About DocShifter

Speed, quality, scalability, and configurability are reasons why biotech, pharma and medical devices companies choose DocShifter to automate and simplify all their document conversion processes. From automatically checking and fixing Word and PDF documents to generating compliant, submission-ready PDF renditions, DocShifter software offers a unique and proven approach to speed up time-to-market.

High volume, high-quality document conversion, on-premise, or in the cloud. Super easy to set up. Automate. Centralize. Eliminate manual intervention. Reduce Risk. Reduce IT infrastructure costs. Rated 5 stars on Gartner’s Capterra platform.

Bonus: We created an FDA PDF format specifications checklist for you, so that you can identify content-related issues as soon as possible to reduce the risk of RTF.

You can download the checklist here.

Is data taking over the role of PDF in eCTD submissions?

The Life Sciences industry is dedicated to protecting the health of millions of individuals worldwide. The industry is also looking to improve their lives with affordable and easily accessible medicinal products. Patient and patient safety always comes first, which is why the process of bringing a drug to the market takes many years (from 8 to 14 years).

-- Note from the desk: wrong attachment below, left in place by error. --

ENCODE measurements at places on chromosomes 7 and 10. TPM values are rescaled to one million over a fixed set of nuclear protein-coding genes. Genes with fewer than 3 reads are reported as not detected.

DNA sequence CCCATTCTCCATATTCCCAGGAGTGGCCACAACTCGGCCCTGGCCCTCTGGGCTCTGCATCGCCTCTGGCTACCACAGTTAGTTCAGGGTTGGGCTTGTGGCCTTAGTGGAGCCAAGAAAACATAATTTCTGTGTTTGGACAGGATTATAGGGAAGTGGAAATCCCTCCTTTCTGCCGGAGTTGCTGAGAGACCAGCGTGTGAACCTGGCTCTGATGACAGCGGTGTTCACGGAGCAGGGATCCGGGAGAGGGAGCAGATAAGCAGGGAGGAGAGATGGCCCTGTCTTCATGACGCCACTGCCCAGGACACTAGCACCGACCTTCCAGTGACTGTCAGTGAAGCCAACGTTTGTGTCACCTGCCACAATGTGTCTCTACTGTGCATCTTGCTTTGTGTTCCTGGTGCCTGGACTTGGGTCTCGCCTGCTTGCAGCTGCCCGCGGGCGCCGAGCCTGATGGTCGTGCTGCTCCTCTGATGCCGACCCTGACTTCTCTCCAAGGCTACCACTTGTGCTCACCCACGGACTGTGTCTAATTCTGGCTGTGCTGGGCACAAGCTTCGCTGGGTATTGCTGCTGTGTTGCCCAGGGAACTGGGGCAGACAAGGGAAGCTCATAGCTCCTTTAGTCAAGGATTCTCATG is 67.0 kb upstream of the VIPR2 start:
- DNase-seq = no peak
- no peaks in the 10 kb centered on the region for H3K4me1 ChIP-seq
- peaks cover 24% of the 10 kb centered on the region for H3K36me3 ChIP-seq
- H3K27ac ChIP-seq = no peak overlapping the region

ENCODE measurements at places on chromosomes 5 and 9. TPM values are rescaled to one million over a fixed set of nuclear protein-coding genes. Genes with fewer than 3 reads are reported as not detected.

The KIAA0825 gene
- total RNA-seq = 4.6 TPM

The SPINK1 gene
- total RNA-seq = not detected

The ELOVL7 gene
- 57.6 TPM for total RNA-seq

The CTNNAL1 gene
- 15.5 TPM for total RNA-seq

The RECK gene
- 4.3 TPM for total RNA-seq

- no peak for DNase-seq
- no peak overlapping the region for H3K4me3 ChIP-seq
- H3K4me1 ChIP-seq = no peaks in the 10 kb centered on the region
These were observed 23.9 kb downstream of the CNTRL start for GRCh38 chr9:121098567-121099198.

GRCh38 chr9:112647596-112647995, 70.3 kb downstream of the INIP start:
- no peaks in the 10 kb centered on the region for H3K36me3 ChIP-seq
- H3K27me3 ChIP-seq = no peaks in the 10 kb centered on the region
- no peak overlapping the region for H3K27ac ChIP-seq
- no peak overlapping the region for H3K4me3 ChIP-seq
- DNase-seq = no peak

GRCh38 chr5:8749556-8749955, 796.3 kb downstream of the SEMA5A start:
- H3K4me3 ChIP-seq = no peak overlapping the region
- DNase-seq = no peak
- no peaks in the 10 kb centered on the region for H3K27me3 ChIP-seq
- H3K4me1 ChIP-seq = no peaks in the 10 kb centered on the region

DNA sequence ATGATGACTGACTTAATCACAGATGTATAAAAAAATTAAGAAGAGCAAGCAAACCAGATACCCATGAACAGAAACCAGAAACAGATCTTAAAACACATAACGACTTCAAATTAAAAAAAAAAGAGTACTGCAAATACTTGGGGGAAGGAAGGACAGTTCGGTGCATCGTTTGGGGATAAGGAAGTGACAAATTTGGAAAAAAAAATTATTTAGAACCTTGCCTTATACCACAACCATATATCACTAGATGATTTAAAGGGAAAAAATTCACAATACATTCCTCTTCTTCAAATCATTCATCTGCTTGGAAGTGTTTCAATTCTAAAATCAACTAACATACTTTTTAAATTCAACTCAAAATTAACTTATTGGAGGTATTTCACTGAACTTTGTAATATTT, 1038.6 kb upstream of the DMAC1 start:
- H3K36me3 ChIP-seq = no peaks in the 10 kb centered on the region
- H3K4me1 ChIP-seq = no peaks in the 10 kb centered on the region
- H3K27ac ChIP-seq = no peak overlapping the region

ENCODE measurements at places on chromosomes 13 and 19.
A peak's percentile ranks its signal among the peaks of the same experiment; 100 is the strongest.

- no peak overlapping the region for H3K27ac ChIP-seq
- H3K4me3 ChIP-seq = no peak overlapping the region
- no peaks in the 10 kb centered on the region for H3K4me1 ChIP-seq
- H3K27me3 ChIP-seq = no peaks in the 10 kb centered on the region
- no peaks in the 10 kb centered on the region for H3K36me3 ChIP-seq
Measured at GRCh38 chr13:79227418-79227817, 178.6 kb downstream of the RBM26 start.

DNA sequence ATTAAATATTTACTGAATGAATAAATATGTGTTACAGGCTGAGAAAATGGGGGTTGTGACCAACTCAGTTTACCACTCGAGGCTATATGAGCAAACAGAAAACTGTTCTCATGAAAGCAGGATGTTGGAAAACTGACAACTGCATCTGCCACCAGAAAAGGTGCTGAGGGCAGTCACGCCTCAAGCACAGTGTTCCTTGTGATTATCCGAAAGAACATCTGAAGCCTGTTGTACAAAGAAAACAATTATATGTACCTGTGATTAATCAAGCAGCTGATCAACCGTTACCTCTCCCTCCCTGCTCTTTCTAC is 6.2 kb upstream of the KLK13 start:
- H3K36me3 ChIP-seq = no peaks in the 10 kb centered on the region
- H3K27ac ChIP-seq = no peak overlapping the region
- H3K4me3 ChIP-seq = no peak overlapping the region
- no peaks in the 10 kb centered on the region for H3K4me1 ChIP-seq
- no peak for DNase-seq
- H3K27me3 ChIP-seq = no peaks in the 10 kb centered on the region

To be able to launch a product, Life Sciences companies must comply with many regulatory requirements, starting from the first stage of research and product development through initial product commercialization.

Migration from paper-based submissions to e-dossiers

The process of submitting documents to regulatory authorities to receive approval for launching a new medicine dates back to the 1940s. Initially, these submissions were all on paper and consisted of small single-volume dossiers containing fewer than 100 pages. Over time, paper dossiers increased considerably both in complexity and size, making paper-format submissions no longer an appealing option.

The accessibility to information technology and the fast broadband Internet connection changed the way documentation and data were submitted. First introduced in 2003, the eCTD (electronic Common Technical Document) became the expected format for electronic submissions to Health Authorities (HAs) worldwide.